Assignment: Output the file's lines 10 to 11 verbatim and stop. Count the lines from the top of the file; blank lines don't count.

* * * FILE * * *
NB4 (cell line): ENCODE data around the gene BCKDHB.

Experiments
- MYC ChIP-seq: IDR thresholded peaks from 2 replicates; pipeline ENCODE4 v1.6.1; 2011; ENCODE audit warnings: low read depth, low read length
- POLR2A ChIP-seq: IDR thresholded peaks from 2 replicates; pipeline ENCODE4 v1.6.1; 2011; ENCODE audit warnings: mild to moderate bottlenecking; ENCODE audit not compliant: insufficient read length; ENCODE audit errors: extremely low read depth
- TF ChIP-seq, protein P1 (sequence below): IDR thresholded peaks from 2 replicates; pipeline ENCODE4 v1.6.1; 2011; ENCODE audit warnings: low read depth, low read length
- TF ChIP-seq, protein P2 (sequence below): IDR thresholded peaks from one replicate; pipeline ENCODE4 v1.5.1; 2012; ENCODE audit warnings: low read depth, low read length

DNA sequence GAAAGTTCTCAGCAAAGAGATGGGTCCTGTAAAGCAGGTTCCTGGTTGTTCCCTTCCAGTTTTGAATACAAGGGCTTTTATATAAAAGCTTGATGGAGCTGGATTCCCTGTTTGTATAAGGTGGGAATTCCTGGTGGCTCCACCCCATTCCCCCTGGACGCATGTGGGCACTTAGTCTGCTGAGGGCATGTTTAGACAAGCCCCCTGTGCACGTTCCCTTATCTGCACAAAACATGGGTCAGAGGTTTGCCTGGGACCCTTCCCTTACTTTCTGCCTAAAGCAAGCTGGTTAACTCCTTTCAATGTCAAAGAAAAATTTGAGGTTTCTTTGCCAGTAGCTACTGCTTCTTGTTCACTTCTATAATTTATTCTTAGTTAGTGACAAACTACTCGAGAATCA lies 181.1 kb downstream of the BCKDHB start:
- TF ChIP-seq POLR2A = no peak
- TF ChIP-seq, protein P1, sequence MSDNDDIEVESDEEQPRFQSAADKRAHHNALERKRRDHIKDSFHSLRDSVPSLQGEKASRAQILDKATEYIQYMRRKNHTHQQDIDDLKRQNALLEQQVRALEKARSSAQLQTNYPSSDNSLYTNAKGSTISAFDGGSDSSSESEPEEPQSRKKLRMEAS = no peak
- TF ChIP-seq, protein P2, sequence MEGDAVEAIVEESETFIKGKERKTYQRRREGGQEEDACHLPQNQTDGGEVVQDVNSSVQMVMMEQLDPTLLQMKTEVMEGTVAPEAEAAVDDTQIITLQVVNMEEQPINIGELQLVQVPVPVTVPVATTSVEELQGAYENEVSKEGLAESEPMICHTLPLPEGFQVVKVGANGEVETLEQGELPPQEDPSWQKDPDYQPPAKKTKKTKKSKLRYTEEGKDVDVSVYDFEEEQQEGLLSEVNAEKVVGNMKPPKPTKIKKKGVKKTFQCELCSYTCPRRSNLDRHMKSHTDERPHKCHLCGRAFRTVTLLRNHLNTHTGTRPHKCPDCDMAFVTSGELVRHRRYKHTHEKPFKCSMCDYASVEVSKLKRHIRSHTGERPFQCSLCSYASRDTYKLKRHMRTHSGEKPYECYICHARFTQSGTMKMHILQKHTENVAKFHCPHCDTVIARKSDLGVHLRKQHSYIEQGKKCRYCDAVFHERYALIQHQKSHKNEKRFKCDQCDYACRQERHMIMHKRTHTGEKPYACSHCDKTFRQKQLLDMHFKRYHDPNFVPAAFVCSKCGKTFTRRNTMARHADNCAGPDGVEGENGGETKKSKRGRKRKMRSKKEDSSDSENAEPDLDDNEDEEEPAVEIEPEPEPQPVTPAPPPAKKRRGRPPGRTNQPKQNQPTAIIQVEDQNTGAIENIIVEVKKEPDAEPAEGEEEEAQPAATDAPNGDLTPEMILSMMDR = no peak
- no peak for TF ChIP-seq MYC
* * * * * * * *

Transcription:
- TF ChIP-seq, protein P2, sequence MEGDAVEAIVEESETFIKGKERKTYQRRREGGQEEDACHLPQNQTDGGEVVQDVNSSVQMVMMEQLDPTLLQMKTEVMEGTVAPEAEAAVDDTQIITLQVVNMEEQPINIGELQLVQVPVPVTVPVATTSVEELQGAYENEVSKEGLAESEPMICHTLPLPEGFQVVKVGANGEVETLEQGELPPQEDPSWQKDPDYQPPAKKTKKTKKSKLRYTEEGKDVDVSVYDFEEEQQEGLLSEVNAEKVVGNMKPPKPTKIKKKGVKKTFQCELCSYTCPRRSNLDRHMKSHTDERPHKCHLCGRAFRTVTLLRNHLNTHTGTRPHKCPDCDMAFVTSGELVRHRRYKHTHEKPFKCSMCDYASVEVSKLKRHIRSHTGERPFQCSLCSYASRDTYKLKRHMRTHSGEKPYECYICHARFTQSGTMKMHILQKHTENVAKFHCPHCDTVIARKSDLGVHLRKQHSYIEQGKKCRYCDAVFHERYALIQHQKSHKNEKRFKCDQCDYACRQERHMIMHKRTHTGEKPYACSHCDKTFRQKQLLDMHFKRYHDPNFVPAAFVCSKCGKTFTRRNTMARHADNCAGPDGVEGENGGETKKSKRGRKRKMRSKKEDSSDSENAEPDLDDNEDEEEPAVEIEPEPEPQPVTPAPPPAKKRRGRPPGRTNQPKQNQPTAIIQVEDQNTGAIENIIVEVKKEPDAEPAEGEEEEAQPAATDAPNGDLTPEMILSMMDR = no peak
- no peak for TF ChIP-seq MYC